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These folks are easy to spot. They resist. They argue with what is. They deny, distract, fall into various addictions. They don’t communicate effectively. They care about winning, being right and power-over. They have rigid stories and expectations. Everything that happens to them is a personal insult or a crisis. They’re victims. A good, deep question is a grave threat. To my eyes, they look miserably unhappy. They repeat the same patterns, over and over, dying a little more with each fruitless repetition. They do not consent. They refuse.
Photo by Cristian Newman on Unsplash
Every single one of the seven people I’m thinking of has had opportunities to learn, to grow, to change, to make different choices. They all had people in their lives who loved them and had information, tools and skills that might have enriched them. They all had people in their lives who valued them and wanted their contribution. They each had at least one person in their life who would have done anything to support them in learning and growing, and that person was me.
Most of those relationships are behind me now, because I have this unforgiveable quality of consent. My life now is based on the why, the what if, the whose rule is that, the help me understand. My life is about teachme, show me, share with me and what do you think? My life is about doing more of what works and letting the rest go. People who refuse and people who consent invariably have friction, because their needs are opposite. There’s just nowhere meaningful to go.
People who consent are not perfect or perfectly happy people. On the contrary, their lives have been filled with mess and miscalculations, abuse, addictions and other painful experiences, but they’ve learned from everything and everyone. People who consent don’t look at their lives with bitterness or frame things as mistakes. They see teachers, opportunities and fascinating things learned and yet to learn. People who consent are endlessly curious. They think about what they don’t know and question what they think they do know. They seek the hidden thing. They’re more likely to ask questions than proselytize or lay down the law. They’re not interested in power games or being right or winning. They seek to understand, to explore, to exercise choice, to manage their own power. They can laugh at themselves. They can and do say no, but they say it to protect their integrity and needs, not to shut out or control life.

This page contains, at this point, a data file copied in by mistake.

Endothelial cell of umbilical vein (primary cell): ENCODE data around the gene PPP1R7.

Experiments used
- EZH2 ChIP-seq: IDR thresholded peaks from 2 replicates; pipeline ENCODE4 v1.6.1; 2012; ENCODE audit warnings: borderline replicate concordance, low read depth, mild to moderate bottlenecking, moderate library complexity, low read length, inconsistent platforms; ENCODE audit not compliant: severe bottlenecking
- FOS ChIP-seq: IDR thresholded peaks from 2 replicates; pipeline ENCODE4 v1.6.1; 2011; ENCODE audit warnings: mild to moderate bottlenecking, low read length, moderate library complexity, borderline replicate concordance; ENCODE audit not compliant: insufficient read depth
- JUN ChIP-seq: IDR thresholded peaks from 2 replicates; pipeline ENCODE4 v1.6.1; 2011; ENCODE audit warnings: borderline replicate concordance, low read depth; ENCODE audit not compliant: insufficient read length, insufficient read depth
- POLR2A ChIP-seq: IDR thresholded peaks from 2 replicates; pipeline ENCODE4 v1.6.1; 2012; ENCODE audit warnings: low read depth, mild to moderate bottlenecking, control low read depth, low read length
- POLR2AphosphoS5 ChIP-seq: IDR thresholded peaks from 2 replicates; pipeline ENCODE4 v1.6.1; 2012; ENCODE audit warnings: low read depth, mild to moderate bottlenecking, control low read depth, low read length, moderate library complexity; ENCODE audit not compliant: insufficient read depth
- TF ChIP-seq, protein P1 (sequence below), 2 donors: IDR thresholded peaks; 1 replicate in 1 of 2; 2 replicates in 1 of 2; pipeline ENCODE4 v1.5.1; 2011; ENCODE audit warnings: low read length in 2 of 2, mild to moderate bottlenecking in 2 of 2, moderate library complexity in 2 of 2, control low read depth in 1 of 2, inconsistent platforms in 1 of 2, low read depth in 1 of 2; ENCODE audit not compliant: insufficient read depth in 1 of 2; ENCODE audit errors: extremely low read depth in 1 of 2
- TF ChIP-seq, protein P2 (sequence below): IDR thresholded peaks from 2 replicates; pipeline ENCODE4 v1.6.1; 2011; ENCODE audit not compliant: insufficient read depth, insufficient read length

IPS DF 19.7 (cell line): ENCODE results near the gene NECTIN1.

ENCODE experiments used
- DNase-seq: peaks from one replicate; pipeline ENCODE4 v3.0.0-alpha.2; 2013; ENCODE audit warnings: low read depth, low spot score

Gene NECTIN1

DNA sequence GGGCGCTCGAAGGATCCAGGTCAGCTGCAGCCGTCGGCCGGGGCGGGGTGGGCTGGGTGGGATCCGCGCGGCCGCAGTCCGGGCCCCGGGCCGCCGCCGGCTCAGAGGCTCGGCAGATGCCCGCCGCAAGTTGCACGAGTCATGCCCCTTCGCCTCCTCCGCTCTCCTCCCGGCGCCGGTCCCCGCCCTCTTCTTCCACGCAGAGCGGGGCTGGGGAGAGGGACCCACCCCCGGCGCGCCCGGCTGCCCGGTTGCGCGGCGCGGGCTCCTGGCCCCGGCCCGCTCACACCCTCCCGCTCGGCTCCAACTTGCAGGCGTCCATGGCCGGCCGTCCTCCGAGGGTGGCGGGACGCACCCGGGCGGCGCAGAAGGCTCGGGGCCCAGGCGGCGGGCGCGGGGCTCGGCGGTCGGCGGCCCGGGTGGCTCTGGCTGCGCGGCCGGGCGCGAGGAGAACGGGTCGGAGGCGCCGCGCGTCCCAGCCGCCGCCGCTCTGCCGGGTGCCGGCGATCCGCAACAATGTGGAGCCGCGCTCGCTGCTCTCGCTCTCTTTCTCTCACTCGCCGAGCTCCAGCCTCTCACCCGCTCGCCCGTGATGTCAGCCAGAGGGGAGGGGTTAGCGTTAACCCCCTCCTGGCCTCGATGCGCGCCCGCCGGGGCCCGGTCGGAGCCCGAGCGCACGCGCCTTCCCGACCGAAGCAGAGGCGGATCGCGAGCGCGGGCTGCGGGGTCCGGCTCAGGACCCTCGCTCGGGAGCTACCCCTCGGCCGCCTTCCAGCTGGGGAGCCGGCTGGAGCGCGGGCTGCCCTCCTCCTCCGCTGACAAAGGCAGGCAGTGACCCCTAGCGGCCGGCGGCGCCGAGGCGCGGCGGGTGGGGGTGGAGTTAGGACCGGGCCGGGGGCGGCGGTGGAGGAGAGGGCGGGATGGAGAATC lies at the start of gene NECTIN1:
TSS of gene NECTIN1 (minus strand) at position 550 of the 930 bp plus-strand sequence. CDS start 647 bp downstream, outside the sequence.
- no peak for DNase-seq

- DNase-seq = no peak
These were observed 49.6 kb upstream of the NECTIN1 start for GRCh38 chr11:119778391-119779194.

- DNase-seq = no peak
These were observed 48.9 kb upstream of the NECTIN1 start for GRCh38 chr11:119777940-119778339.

People who consent choose happiness. That’s the most important one for me. I’m still reaching for that. I’ve always been a person who consents, but I’ve also chosen to stay limited in many important ways. As I’ve learned to discern between refusal and consent, I see that living life from a state of consent results in joy. Again, it’s got nothing to do with age, beauty, money, status or any of the things that the culture says we’re defined by. Joy, at the end of the day, is a simple thing, arising out of being at peace with this wild ride we call life. Joy is consenting to surrender, consenting to feel and experience, consenting to feeling fear and doing it anyway, consenting to give up trying to control the things we can’t control. Joy is composed of tears, blood, loss and disappointment, pain and growth. We already have it. It’s here, sitting on your shoulder as you read this and mine as I write.
A year and a half ago I left everything I knew and traveled halfway across the continent in a U-Haul to start a new life in Maine. I’d never even bought a plane ticket for myself before. I’d never taken a road trip. I’d never lived anywhere but Colorado. I’d never been to Maine. I rented my little house, which I’d never intended to leave, and I’d never been a landlady before. I had very little money, and in fact had to borrow money to accomplish the transition (which I’ve since paid back).